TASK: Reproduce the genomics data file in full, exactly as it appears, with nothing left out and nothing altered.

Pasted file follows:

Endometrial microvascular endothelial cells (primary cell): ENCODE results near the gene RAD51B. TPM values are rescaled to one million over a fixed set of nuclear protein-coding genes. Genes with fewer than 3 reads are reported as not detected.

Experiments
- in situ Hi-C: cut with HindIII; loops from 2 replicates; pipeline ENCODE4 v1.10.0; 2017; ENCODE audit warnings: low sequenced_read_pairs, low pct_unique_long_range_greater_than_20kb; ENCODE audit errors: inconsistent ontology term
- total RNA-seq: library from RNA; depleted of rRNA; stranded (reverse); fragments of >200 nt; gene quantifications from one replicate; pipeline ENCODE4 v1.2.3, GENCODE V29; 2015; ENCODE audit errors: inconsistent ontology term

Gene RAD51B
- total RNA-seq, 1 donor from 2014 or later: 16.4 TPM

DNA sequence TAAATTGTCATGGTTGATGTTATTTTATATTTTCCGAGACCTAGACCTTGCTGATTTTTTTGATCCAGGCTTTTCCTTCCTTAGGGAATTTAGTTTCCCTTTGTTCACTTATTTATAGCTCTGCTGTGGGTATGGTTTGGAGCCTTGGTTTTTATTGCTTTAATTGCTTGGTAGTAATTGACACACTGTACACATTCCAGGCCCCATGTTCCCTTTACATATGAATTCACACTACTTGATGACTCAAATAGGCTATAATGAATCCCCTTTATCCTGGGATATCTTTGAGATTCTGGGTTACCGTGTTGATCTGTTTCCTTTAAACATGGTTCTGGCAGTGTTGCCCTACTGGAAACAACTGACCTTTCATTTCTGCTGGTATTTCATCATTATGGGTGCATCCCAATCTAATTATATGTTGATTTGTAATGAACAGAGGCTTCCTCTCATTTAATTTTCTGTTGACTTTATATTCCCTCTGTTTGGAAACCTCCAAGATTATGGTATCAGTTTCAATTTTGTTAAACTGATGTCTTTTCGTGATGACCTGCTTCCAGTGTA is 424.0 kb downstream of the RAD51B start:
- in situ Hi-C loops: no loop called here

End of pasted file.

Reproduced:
Endometrial microvascular endothelial cells (primary cell): ENCODE results near the gene RAD51B. TPM values are rescaled to one million over a fixed set of nuclear protein-coding genes. Genes with fewer than 3 reads are reported as not detected.

Experiments
- in situ Hi-C: cut with HindIII; loops from 2 replicates; pipeline ENCODE4 v1.10.0; 2017; ENCODE audit warnings: low sequenced_read_pairs, low pct_unique_long_range_greater_than_20kb; ENCODE audit errors: inconsistent ontology term
- total RNA-seq: library from RNA; depleted of rRNA; stranded (reverse); fragments of >200 nt; gene quantifications from one replicate; pipeline ENCODE4 v1.2.3, GENCODE V29; 2015; ENCODE audit errors: inconsistent ontology term

Gene RAD51B
- total RNA-seq, 1 donor from 2014 or later: 16.4 TPM

DNA sequence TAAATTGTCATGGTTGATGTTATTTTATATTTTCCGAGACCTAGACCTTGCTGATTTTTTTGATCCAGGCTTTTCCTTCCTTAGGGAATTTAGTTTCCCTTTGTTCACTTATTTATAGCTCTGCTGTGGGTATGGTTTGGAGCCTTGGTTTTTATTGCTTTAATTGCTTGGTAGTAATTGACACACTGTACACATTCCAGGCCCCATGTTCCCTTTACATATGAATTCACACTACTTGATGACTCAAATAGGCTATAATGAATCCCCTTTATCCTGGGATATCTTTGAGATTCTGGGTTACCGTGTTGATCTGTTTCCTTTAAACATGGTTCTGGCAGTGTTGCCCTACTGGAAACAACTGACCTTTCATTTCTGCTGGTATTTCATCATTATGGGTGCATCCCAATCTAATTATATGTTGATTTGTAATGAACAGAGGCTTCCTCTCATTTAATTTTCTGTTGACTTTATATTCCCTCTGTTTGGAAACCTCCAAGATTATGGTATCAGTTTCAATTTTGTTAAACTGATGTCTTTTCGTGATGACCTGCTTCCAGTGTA is 424.0 kb downstream of the RAD51B start:
- in situ Hi-C loops: no loop called here